In paragraph 31 of the judgment, the CJEU concluded that ‘as that company (Skandia) and that branch cannot be considered to be a single taxable person’, there is a taxable supply from Skandia to its Swedish branch. This could be interpreted as meaning that the CJEU considers that a branch which is a member of a VAT group should be treated as separate and distinct from its overseas head office.

However, other language versions of the judgment, including the Swedish language version itself (the official language of the judgment), point to a rather different conclusion. It seems that the relevant phrase in the Swedish version translates as ‘under the premise that the company and its branch cannot be regarded as a single taxable person’. Other language versions use ‘insofar as’ (Dutch), ‘inasmuch as’ (German) and ‘to the extent that’ (French).

As such, the inclusion of the word ‘as’ in the English translation does not seem to fully capture the essence of this phrase. In our view, the judgment that the intra-company supply is taxable is based on the condition that local VAT law, as is the case in Sweden, considers that overseas establishments cannot form part of the VAT group.

Contrast this position to that of the UK, where overseas establishments are also considered part of a UK VAT group. In this case, it seems to us that the intra-company transaction should continue not to be considered as a taxable supply (subject to the UK anti-avoidance provisions in VATA 1994 s 43(2A)).

It is this subtle difference that arguably results in a completely different outcome for those member states that allow (or require) the entire legal entity to join the VAT group; with the entire legal entity in one VAT group, the head office and its branch are by default always regarded as a single taxable person. As the CJEU did not consider how the term ‘persons’ should be interpreted for the purposes of VAT grouping rules, this point remains for the member states to implement until a consistent position is reached across the EU.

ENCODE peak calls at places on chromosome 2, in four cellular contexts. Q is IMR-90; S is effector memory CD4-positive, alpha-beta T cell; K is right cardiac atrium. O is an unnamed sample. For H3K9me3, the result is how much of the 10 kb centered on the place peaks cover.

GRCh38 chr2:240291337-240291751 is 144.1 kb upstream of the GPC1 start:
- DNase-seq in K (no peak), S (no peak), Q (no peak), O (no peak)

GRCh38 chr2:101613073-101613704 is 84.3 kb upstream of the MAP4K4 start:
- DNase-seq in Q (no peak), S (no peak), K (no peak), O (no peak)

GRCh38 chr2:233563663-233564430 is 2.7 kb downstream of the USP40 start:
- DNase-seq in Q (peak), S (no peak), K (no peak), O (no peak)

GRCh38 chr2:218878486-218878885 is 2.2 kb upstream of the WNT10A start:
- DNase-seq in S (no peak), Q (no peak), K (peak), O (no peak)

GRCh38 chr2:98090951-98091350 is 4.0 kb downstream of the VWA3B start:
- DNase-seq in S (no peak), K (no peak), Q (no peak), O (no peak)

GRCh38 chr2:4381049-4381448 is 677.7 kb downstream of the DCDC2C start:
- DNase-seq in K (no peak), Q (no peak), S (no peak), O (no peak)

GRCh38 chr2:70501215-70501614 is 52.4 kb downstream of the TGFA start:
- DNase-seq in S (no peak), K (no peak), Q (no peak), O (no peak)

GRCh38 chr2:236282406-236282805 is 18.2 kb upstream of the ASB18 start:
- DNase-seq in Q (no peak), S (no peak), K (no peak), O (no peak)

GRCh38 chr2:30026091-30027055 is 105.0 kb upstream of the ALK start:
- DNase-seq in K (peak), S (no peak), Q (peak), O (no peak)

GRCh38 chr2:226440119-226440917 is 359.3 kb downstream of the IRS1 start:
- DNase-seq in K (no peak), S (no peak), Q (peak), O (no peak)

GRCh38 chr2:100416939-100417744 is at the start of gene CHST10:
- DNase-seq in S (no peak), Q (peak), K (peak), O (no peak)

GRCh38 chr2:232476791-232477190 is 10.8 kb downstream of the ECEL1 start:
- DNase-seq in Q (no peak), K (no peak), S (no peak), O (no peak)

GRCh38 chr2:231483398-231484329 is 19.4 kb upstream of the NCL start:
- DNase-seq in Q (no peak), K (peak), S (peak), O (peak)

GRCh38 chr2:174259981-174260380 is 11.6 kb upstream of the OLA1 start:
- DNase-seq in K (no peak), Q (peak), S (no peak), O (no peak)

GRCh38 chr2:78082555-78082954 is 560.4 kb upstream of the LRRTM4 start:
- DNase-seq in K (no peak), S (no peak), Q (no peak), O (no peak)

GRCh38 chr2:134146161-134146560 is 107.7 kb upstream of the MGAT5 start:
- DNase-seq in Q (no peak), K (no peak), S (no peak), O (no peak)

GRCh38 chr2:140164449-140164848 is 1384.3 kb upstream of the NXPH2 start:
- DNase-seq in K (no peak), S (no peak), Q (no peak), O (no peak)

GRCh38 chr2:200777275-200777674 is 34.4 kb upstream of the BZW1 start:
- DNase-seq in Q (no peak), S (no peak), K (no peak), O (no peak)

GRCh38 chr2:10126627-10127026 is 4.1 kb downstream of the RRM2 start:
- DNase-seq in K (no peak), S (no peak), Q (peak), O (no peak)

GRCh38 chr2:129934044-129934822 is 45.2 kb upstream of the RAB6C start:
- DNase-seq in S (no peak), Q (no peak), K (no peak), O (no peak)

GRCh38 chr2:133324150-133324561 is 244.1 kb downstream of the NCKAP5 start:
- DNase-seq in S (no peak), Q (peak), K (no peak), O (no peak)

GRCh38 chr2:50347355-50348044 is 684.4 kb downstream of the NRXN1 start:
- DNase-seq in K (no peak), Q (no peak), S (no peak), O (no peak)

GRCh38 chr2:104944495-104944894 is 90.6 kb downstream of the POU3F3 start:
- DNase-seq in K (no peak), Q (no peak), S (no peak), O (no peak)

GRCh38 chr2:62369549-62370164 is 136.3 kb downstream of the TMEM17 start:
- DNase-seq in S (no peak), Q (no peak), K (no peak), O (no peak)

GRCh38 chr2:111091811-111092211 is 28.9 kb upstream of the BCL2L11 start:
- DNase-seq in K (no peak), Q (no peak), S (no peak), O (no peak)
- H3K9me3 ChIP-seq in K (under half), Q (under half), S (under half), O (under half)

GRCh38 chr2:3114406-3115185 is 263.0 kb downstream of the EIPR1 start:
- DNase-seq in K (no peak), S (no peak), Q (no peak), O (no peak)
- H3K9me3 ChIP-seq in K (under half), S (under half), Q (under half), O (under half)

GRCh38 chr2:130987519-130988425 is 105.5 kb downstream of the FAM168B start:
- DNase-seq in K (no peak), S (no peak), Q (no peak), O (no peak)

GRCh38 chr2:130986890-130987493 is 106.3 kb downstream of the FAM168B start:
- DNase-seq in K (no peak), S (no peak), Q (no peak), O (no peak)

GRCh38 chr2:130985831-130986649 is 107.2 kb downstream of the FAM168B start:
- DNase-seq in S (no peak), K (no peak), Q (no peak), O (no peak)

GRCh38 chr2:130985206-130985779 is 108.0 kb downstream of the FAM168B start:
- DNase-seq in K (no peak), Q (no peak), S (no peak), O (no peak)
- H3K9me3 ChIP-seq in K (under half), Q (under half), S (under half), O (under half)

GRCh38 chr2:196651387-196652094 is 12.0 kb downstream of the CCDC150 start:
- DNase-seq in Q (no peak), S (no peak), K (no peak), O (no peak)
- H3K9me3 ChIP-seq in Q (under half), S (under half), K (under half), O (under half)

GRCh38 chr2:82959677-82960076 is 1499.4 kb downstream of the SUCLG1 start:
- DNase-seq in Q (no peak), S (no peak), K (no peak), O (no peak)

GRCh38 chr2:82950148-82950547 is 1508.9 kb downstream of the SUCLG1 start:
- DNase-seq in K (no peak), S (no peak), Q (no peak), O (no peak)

Impact in the UK

The VAT grouping rules in article 11 allow the introduction of anti-avoidance measures. The UK has introduced its own anti-avoidance measure in s 43(2A). In essence, this disregards the effect of a VAT group by acknowledging a taxable supply between two VAT group members in relation to bought-in supplies. As such, UK legislation already covers any potential VAT avoidance arising from cross-border intra company supplies received by a VAT group.

Like Skandia, s 43(2A) ensures VAT is paid on third party services supplied onwards for the benefit of a VAT group. Therefore, there are reasonable grounds to consider that the UK does not need to change anything as a result of Skandia. It remains to be seen whether HMRC will share this view.

N.B. Since this article was authored, HMRC has confirmed that the Skandia judgment did not consider the validity of domestic grouping rules. Therefore, HMRC is considering what impact, if any, this decision has on the UK specific VAT grouping rules (Brief 37 (2014)).